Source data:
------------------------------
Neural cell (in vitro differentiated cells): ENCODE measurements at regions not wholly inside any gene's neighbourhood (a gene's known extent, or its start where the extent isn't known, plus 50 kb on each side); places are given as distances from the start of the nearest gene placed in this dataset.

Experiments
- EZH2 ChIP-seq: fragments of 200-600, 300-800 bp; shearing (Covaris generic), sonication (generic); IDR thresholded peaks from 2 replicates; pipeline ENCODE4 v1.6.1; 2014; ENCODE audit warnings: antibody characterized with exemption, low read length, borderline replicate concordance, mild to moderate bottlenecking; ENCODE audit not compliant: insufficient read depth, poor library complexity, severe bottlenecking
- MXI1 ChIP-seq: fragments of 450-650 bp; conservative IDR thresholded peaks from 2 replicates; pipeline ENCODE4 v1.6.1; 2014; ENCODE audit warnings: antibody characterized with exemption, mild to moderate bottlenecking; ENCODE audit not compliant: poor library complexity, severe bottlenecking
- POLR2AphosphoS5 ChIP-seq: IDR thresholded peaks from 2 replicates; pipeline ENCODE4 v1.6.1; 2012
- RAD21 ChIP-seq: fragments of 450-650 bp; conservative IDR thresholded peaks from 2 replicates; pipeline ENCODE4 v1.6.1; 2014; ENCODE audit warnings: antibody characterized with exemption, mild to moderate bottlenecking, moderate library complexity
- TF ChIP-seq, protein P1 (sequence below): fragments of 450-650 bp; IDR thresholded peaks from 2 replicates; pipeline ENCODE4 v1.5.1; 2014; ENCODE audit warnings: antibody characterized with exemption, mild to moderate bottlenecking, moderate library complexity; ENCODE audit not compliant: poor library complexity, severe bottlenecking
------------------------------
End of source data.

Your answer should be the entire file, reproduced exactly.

Neural cell (in vitro differentiated cells): ENCODE measurements at regions not wholly inside any gene's neighbourhood (a gene's known extent, or its start where the extent isn't known, plus 50 kb on each side); places are given as distances from the start of the nearest gene placed in this dataset.

Experiments
- EZH2 ChIP-seq: fragments of 200-600, 300-800 bp; shearing (Covaris generic), sonication (generic); IDR thresholded peaks from 2 replicates; pipeline ENCODE4 v1.6.1; 2014; ENCODE audit warnings: antibody characterized with exemption, low read length, borderline replicate concordance, mild to moderate bottlenecking; ENCODE audit not compliant: insufficient read depth, poor library complexity, severe bottlenecking
- MXI1 ChIP-seq: fragments of 450-650 bp; conservative IDR thresholded peaks from 2 replicates; pipeline ENCODE4 v1.6.1; 2014; ENCODE audit warnings: antibody characterized with exemption, mild to moderate bottlenecking; ENCODE audit not compliant: poor library complexity, severe bottlenecking
- POLR2AphosphoS5 ChIP-seq: IDR thresholded peaks from 2 replicates; pipeline ENCODE4 v1.6.1; 2012
- RAD21 ChIP-seq: fragments of 450-650 bp; conservative IDR thresholded peaks from 2 replicates; pipeline ENCODE4 v1.6.1; 2014; ENCODE audit warnings: antibody characterized with exemption, mild to moderate bottlenecking, moderate library complexity
- TF ChIP-seq, protein P1 (sequence below): fragments of 450-650 bp; IDR thresholded peaks from 2 replicates; pipeline ENCODE4 v1.5.1; 2014; ENCODE audit warnings: antibody characterized with exemption, mild to moderate bottlenecking, moderate library complexity; ENCODE audit not compliant: poor library complexity, severe bottlenecking